Who's in CHARGE? spotlights a member of the AAMC Collaborative for Health Equity: Act, Research, Generate Evidence (CHARGE), a forum for investigators, clinicians, and community partners who design and implement research that eliminates health and health care inequities. Today we're featuring Etsemaye Agonafer, MD, MPH, MS, Assistant Professor, Department of Health System Science at Kaiser Permanente Bernard J. Tyson School of Medicine in Los Angeles, CA and 2021-2022 White House Fellow at the United States Department of Housing and Urban Development. You can meet other health equity champions like Etsemaye when you join CHARGE.
What sparked your interest in health equity or health disparities work?
My upbringing, as a first-generation Ethiopian-American who grew up in urban underserved communities in California, fuels my passion to achieve health equities for the communities that I am a product of and have continued to serve throughout my journey.
Why does health equity matter to you? Why should health equity matter to other people?
Empathy is a characteristic that is hard to develop or even teach. If only all of us could truly put ourselves in the shoes of others would we understand the impact of the inequities that exist in our society.
Why is now the right time for us all to work together on health equity?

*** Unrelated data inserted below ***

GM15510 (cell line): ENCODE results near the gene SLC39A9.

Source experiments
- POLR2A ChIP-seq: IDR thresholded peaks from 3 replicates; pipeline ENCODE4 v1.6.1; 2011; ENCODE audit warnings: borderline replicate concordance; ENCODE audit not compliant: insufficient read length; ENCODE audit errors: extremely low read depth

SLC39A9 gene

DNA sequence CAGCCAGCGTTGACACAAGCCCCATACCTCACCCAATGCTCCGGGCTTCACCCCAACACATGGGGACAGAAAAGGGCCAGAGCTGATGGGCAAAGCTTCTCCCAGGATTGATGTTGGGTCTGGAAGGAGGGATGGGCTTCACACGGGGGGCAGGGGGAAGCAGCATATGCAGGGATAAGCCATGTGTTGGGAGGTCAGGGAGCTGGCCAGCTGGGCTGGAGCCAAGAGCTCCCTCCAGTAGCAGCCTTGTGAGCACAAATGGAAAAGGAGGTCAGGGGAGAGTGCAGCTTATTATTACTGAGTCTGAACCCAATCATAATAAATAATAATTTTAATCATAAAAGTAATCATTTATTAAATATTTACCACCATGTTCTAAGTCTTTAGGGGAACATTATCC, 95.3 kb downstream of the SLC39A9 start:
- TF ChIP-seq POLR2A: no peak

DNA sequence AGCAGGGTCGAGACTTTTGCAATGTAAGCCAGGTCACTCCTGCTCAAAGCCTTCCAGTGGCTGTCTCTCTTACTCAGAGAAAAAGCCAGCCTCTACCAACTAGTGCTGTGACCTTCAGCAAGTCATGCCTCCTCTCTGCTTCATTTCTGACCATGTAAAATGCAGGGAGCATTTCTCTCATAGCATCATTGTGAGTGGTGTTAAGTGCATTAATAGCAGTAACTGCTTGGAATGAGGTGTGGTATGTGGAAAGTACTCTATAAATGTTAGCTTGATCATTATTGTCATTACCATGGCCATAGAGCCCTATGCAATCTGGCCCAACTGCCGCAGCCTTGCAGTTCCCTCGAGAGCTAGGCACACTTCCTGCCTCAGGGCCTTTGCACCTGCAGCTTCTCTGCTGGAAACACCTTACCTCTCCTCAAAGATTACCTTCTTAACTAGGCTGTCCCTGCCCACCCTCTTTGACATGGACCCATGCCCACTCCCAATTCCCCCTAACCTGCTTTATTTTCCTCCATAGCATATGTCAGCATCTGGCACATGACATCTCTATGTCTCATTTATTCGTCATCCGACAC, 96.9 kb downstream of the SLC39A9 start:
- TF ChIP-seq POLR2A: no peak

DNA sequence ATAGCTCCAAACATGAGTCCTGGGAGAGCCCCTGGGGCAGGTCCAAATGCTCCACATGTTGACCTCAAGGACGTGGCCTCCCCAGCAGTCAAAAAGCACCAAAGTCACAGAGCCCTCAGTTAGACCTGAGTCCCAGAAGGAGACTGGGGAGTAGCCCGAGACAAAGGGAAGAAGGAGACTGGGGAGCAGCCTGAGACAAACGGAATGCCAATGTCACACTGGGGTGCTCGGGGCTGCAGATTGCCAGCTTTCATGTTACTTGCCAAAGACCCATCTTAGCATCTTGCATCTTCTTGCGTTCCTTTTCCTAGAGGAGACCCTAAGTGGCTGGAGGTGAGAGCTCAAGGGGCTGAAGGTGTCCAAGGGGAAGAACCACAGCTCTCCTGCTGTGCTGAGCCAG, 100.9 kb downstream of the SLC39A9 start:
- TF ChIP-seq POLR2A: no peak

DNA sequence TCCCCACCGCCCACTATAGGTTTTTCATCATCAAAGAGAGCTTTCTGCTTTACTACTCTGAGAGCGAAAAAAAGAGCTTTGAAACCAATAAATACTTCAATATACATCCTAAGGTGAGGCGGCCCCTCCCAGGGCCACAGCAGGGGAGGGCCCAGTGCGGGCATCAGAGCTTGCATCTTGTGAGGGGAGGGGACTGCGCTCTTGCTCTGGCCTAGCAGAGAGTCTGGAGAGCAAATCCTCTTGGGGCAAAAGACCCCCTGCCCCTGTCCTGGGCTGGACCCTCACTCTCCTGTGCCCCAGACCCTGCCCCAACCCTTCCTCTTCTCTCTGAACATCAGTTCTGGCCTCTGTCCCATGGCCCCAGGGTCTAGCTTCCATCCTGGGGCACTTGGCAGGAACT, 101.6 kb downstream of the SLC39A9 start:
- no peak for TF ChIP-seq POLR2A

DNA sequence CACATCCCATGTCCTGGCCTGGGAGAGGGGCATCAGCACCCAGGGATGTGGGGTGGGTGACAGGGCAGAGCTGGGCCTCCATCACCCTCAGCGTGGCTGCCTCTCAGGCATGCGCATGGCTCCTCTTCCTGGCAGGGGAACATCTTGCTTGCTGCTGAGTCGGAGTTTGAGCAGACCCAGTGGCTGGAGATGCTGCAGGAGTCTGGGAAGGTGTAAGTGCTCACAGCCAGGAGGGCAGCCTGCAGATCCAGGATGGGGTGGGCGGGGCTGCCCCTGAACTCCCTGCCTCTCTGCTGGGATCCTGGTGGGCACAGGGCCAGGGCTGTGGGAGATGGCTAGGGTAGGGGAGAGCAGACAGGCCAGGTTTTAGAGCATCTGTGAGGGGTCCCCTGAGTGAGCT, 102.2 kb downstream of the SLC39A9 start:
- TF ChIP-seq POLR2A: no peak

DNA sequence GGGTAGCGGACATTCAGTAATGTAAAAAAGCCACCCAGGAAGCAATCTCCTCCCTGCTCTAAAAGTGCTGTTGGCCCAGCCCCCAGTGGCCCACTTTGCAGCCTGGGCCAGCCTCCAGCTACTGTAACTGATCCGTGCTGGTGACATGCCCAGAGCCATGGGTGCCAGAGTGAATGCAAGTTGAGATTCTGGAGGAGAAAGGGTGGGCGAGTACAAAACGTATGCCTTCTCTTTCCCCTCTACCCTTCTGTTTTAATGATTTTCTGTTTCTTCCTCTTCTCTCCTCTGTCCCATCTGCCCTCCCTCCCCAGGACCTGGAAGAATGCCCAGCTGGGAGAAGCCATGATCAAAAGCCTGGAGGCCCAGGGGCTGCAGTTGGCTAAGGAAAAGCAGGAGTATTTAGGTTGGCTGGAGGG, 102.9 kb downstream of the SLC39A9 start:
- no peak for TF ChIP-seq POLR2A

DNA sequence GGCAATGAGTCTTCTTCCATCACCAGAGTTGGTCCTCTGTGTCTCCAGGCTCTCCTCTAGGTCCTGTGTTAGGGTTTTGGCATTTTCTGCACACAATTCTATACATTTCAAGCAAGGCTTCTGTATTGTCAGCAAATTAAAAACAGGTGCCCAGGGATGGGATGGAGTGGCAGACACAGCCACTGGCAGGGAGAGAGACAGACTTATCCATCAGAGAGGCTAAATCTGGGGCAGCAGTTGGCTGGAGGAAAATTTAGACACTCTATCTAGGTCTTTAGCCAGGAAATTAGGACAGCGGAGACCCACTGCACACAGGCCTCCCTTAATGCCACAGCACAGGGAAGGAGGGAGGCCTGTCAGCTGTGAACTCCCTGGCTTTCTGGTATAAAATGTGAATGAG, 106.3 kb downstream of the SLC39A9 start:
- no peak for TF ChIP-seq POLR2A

For the individuals and communities who experience health disparities the time to work together on health equity was a long time ago. It is always the right time to see the sameness across all people and treat them equitably.
What health equity-related project are you most proud of or excited about?
The AAMC Center for Health Justice's Principles of Trustworthiness is by far one of the most unique collaborations that I have been involved in. It embodied all of my previous efforts to amplify the voices of the communities I have served to influence change in institutional approaches to addressing health disparities.
Do you have any health equity heroes?
For me the heroes have been every single patient and community who I have ever had the privilege of caring for and partnering with. It is through these individuals that I learned first hand how inequities manifest in a variety of ways, where the ailments of our society exist, and how to potentially solve them.
If you could only eat one meal for the rest of your life, what would it be?
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